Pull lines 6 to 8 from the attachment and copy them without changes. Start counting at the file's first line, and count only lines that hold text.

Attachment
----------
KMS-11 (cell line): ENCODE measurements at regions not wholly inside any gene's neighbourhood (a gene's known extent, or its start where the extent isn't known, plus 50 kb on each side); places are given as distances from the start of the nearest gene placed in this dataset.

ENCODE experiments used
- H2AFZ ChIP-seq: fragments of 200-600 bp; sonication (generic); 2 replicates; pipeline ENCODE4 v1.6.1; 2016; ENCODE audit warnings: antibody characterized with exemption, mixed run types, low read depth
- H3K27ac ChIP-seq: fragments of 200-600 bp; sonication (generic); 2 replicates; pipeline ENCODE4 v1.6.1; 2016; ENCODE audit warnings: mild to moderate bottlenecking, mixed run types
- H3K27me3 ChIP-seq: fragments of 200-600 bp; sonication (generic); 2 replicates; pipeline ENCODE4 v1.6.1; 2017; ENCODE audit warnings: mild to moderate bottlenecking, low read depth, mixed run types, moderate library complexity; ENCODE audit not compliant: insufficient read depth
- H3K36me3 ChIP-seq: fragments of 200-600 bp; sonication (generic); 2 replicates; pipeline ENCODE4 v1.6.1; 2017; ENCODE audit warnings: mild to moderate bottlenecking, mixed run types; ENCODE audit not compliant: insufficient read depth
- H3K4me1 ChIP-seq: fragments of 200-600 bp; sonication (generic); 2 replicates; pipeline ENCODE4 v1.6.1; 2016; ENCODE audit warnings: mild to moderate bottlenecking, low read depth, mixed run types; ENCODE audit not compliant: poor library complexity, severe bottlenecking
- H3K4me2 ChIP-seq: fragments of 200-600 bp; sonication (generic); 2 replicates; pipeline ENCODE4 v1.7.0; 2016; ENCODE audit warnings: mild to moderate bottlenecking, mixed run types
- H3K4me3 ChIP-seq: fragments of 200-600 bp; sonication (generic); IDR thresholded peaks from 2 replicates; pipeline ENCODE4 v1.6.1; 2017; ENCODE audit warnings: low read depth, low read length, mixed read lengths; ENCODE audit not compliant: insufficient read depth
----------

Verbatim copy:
- H3K36me3 ChIP-seq: fragments of 200-600 bp; sonication (generic); 2 replicates; pipeline ENCODE4 v1.6.1; 2017; ENCODE audit warnings: mild to moderate bottlenecking, mixed run types; ENCODE audit not compliant: insufficient read depth
- H3K4me1 ChIP-seq: fragments of 200-600 bp; sonication (generic); 2 replicates; pipeline ENCODE4 v1.6.1; 2016; ENCODE audit warnings: mild to moderate bottlenecking, low read depth, mixed run types; ENCODE audit not compliant: poor library complexity, severe bottlenecking
- H3K4me2 ChIP-seq: fragments of 200-600 bp; sonication (generic); 2 replicates; pipeline ENCODE4 v1.7.0; 2016; ENCODE audit warnings: mild to moderate bottlenecking, mixed run types